Columns & Blogs

‘Madden’ advances gameplay progression

Sports video gaming’s biggest holiday is today.

The most popular sports game in America celebrates its 21st annual release with the release of “Madden NFL 10.”

Many will have already spent hours with the game after getting their copies at midnight release parties.

This year’s cover athletes are the Arizona Cardinals’ Larry Fitzgerald and the Pittsburgh Steelers’ Troy Polamalu.

It is the first time two athletes have graced the cover, which could spell trouble for two teams if the “Madden curse” rings true again this year — nearly every player who has appeared on the game’s cover has suffered an injury the next season.

The biggest reason to celebrate the release of a new “Madden” game is the progression the game has seen since its first release of the current generation of consoles five years ago.

Each release since “Madden NFL 06” has improved drastically in terms of gameplay since that first edition for the Xbox 360. That game was actually a step back from the PlayStation 2 version of the same game. But after the developers got their feet wet in the early developmental stages of the Xbox 360 and PlayStation 3, they’ve managed to exceed the already high expectations for the franchise.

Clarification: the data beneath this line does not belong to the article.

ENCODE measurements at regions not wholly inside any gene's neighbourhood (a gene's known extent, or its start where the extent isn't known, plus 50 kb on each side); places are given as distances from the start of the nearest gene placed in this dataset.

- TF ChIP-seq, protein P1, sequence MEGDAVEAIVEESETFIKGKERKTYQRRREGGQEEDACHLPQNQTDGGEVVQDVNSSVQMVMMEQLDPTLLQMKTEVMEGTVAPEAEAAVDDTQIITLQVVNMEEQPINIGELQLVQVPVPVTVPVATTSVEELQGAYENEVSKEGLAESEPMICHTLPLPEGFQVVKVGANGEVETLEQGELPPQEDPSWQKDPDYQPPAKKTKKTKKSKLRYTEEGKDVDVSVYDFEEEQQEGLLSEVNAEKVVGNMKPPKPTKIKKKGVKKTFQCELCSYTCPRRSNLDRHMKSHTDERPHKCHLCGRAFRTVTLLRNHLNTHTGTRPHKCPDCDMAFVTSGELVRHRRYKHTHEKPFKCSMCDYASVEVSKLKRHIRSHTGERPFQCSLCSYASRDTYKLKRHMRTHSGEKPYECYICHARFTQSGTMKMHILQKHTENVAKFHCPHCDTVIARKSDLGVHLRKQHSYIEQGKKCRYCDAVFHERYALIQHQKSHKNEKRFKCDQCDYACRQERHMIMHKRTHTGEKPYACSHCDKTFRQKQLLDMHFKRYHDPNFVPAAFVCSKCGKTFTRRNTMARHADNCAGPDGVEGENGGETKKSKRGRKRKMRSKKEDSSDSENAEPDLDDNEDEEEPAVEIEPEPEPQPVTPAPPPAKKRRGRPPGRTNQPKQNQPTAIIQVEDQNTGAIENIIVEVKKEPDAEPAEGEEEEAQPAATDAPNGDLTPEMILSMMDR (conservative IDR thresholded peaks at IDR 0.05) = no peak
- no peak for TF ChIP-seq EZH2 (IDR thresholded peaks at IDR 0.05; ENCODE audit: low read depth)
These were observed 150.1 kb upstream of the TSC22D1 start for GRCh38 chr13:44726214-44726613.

“Madden NFL 10” appears to continue the progression from what I’ve seen of the game.

It appears the developers continue to go toward more of a real-life simulation of professional football.

Players don’t seem as fast as they have been in past games, and the distinction between superstars and average players is becoming very visible.

The reason the past two “Madden” games improved over previous releases is because the developers focused on the gameplay. They make subtle tweaks throughout the game’s various modes and add a feature or two. But the core goal has been to improve gameplay, and it clearly shows in the finished products.

There is no reason to believe that “Madden NFL 10” won’t continue to follow those same trends, and it just might be the best of the series.